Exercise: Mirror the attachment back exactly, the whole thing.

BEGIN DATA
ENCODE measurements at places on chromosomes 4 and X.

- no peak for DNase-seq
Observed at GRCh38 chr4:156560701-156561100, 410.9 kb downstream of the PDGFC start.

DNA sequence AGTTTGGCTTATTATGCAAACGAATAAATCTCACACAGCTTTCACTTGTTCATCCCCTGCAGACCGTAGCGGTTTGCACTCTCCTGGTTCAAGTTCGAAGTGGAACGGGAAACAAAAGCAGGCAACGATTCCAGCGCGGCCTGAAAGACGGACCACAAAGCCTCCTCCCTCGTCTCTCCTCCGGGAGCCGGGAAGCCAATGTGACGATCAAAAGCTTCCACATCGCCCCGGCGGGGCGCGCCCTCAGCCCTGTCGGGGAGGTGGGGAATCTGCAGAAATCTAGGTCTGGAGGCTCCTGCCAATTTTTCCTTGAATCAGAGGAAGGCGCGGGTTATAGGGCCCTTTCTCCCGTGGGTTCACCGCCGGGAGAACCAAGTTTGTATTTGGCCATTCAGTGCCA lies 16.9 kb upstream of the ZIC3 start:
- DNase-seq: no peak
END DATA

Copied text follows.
ENCODE measurements at places on chromosomes 4 and X.

- no peak for DNase-seq
Observed at GRCh38 chr4:156560701-156561100, 410.9 kb downstream of the PDGFC start.

DNA sequence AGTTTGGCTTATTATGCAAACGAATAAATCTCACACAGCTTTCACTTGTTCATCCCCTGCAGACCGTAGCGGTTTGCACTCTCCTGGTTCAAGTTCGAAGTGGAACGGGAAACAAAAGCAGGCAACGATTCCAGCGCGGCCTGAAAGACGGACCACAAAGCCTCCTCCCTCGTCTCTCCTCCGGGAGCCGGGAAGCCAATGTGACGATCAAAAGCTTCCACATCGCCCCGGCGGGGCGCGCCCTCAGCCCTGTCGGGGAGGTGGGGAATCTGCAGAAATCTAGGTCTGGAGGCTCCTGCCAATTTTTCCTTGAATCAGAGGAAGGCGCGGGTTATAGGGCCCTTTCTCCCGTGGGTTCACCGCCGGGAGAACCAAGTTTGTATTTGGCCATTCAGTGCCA lies 16.9 kb upstream of the ZIC3 start:
- DNase-seq: no peak